What Becomes of Childhood Innocence?

A Poem

By Gabriella Femia

Tiny fists crush aluminum foil into a miniature planet,
Mommy and Daddy work together to mold your universe.
A yellow truck glides to a halt in front of you and Mommy,
your tiny, pink palm clutches onto your make-shift solar-system,
and she delicately places a brown bag in your other hand,
“Mijo, tiene cuidado”, “Be Careful”,
you giggle wildly and push her away.

Bright red sneakers, tied-tightly dangle precariously,
as you shriek and bellow from the tippy-top,
of your kingdom, the sparkling monkey bars.
You’re safe under a fortress of multi-colored blankets,
your best friend pokes you in the ribs to wake you up,
The bell rings, you go home.

South Texas.
The aluminum foil carefully crafted to create your tiny, beautiful universe,
crushed and stomped-out into a blanket to sleep beneath.
Big white buses, “U.S. Immigration and Customs Enforcement”,
screech cruelly to a halt as children beside you scream for their families.
You see Mommy and Daddy handcuffed, dragged away.
“Mijo, tiene cuidado”, “Be Careful”
they scream, cheeks flushed as tears rush down them.

The shoelaces of your bright red sneakers dangle dangerously,
as you climb down the steep steps of the bus.
Daddy was supposed to teach you how to tie them.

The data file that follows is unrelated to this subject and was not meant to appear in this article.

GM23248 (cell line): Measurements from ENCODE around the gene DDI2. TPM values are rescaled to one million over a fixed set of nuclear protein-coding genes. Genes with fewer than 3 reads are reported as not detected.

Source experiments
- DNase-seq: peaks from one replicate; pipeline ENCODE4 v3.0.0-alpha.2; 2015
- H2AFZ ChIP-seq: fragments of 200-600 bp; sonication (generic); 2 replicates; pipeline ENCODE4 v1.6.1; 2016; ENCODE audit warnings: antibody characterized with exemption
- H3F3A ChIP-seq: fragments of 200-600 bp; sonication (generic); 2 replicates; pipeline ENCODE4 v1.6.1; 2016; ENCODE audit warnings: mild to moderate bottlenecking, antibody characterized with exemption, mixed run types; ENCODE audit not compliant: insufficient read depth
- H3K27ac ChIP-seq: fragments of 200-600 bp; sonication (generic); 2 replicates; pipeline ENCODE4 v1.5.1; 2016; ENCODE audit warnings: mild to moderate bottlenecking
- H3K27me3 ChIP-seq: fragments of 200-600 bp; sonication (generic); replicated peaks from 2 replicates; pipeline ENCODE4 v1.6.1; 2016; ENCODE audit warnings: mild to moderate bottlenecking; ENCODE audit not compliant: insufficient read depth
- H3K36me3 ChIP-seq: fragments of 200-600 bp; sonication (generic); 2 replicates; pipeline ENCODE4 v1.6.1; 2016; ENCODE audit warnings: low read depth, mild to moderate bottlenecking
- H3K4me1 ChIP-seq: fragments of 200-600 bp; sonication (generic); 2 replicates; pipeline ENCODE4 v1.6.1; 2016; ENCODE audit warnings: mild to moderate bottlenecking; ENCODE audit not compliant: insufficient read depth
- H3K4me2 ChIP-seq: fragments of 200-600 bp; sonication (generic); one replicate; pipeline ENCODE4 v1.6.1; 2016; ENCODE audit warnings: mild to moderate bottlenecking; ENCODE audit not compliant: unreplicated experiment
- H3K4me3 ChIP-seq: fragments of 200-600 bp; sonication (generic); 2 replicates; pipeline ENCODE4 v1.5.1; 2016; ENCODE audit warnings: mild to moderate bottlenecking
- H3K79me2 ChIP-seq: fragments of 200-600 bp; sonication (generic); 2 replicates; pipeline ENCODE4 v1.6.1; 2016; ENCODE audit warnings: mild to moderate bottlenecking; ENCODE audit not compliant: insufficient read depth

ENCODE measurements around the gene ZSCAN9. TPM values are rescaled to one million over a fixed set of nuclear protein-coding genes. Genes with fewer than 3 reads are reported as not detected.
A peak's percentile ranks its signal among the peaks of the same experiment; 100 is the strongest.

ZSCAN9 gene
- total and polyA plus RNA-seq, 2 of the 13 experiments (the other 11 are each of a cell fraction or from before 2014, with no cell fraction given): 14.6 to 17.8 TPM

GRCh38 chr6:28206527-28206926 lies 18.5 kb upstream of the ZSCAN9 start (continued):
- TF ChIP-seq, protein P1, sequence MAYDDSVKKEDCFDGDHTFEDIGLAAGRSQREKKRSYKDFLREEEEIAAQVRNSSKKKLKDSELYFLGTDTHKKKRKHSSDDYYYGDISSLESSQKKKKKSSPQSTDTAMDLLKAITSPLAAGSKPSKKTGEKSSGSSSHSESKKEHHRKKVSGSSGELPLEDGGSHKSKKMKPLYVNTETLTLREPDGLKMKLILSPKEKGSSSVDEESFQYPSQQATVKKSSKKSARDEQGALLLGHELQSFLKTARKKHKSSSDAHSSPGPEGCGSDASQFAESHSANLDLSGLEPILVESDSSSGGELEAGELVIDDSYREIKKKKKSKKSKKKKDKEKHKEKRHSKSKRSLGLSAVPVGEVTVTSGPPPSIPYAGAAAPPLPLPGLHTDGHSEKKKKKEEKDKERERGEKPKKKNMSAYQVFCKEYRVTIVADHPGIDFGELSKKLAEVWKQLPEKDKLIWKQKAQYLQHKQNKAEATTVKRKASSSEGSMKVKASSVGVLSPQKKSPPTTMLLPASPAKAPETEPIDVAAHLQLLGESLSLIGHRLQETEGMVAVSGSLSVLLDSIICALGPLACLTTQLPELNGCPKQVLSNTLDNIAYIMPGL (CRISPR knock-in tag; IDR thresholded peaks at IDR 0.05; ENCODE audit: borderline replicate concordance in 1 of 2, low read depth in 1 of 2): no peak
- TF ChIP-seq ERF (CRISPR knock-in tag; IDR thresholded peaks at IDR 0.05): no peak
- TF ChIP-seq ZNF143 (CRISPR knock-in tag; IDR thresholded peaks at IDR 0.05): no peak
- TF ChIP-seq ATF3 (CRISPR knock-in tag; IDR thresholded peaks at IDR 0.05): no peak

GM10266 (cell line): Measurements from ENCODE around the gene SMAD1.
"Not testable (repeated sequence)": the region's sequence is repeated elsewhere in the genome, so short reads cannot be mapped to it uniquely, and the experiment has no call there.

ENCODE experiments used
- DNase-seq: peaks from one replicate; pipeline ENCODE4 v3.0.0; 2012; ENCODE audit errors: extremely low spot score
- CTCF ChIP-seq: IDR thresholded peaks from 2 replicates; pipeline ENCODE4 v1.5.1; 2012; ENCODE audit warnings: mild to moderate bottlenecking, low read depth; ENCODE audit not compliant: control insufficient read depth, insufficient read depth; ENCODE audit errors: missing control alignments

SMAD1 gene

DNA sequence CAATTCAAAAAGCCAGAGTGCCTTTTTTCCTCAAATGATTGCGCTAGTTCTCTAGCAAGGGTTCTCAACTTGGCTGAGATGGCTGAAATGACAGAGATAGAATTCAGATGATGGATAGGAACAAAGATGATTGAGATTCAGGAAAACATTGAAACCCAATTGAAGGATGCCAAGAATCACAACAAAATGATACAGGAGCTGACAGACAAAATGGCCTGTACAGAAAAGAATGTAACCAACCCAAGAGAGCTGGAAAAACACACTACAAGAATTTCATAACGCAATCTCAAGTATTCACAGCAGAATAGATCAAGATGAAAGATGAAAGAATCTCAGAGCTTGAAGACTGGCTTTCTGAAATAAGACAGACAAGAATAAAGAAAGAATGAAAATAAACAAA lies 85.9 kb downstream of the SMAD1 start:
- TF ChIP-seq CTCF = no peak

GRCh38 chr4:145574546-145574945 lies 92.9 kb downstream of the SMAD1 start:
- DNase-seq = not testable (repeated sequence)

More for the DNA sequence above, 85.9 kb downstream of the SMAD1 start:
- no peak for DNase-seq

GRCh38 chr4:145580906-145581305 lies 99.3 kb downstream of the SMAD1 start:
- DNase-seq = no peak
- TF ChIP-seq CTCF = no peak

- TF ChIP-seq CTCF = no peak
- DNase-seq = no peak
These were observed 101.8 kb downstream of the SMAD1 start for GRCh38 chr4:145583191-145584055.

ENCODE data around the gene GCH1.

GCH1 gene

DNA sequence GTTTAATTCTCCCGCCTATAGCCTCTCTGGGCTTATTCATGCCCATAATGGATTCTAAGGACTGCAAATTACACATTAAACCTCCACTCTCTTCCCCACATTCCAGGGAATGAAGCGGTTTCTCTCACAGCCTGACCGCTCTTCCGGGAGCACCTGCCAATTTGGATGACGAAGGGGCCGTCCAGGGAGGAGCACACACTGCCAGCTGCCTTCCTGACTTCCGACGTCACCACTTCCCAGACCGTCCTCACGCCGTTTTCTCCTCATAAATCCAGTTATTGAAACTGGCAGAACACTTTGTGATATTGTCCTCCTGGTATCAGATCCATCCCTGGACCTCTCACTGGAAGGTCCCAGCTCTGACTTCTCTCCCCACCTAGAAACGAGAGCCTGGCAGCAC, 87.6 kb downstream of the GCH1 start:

You’re ushered and prodded into a chain-linked room,
an elbow is jammed into the side where your ribs rest,
the little girl next to you is yelping.
You’re afraid and confused in a fortress of cages.
What is home?


Gabriella Femia headshot


Poet Gabriella Femia was raised in Long Island, New York and currently resides in Charlotte, North Carolina. She obtained a Bachelor’s degree in Psychology with a minor in Creative
Writing, focusing on poetry, from Roger Williams University. She is currently contracted as a poet for Avent Law Firm, where she writes poems centered on the topic of immigration. Her work also focuses on the lives of others as well as her own personal life experiences. She hopes that her poetry can impact others in a way that makes them re-evaluate their own perspective and biases.

CWMLogo (2)
More than a march… it’s a movement.

Leave a Reply

%d bloggers like this: